Tuesday, 9 September 2014

One of the Hobbies flew over Kensington Gardens. The orange-red area around the legs that distinguishes an adult is quite hard to see from below, and comes out even less well in photographs. But you can just about see it here.

 The two families of Great Crested Grebes from the opposite ends of the Serpentine island were having another of their territorial disputes, and this chick joined in the menacing display.

It is the solitary chick of the family on the west end of the island, and perhaps its help had an effect because the invisible frontier between the two families' territories has shifted 20 ft to the east. In reality this doesn't matter a bit, since both have abandoned their nests and are fishing out on the open lake, but it keeps the grebes amused as well as educating the chicks in adult behaviour.

The number of Mute Swans on the Round Pond has been slowly increasing since they were driven away by the engineering works.

I counted 23 today. This is probably caused less by swans wanting to return to this rather cramped area than by the efforts of the pair of swans on the Long Water, who have been claiming more and more of the Serpentine and are driving the next family up to the far end, where they in turn frighten off the lower-status swans without cygnets.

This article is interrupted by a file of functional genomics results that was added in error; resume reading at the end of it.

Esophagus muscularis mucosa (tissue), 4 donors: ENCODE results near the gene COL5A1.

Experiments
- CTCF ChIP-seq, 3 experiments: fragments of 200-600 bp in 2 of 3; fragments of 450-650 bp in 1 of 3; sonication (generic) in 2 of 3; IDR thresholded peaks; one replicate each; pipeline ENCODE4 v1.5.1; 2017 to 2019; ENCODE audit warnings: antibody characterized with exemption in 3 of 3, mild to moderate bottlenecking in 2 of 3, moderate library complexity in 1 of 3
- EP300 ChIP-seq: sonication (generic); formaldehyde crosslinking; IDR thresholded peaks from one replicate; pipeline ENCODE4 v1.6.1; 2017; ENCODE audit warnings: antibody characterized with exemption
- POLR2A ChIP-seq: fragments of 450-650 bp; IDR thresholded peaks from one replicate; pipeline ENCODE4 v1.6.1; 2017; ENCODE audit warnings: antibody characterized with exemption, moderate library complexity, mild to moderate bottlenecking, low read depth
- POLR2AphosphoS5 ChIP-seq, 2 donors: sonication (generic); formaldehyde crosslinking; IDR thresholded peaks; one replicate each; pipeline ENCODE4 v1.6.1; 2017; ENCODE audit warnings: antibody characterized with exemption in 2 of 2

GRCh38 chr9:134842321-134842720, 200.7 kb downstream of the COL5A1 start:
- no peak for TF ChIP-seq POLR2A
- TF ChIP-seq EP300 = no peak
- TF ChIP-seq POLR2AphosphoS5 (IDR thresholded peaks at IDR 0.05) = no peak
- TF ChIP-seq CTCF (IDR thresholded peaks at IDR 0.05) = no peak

Therre are only two left of the youngest generation of Moorhen chicks in the Italian Garden. But including their two previous broods of this year they still have five, not a bad total. I gave the adult a piece of digestive biscuit. It was too large for the chicks to eat as it was, so it was taken to a waterlily leaf and broken up before being distributed.

On a post near Peter Pan, a young Cormorant was scratching its ear with its foot. The young birds have off-white fronts.

The very dark brown Mallard ducking has now lost most of its original downy feathers. Its new adult plumage is disappointing normal, and it is hardly darker than its mother, who is at the dark end of the normal range of colour for a female Mallard.

As the leaves begin to fall off the trees the green Ring-Necked Parakeets, previously so well hidden, are becoming conspicuous. They are Indian birds and not at home in deciduous trees.

The ornithologist Jeffrey Martin has been studying the predation of parakeets by Tawny Owls and Hobbies (and in Richmond Park also by Peregrines). He wonders whether the Tawnies, having learnt to pick parakeets off exposed branches, will continue to do so this winter, or whether, with no need to feed their hungry young for a while, they will revert to their traditional diet of mice caught at night.

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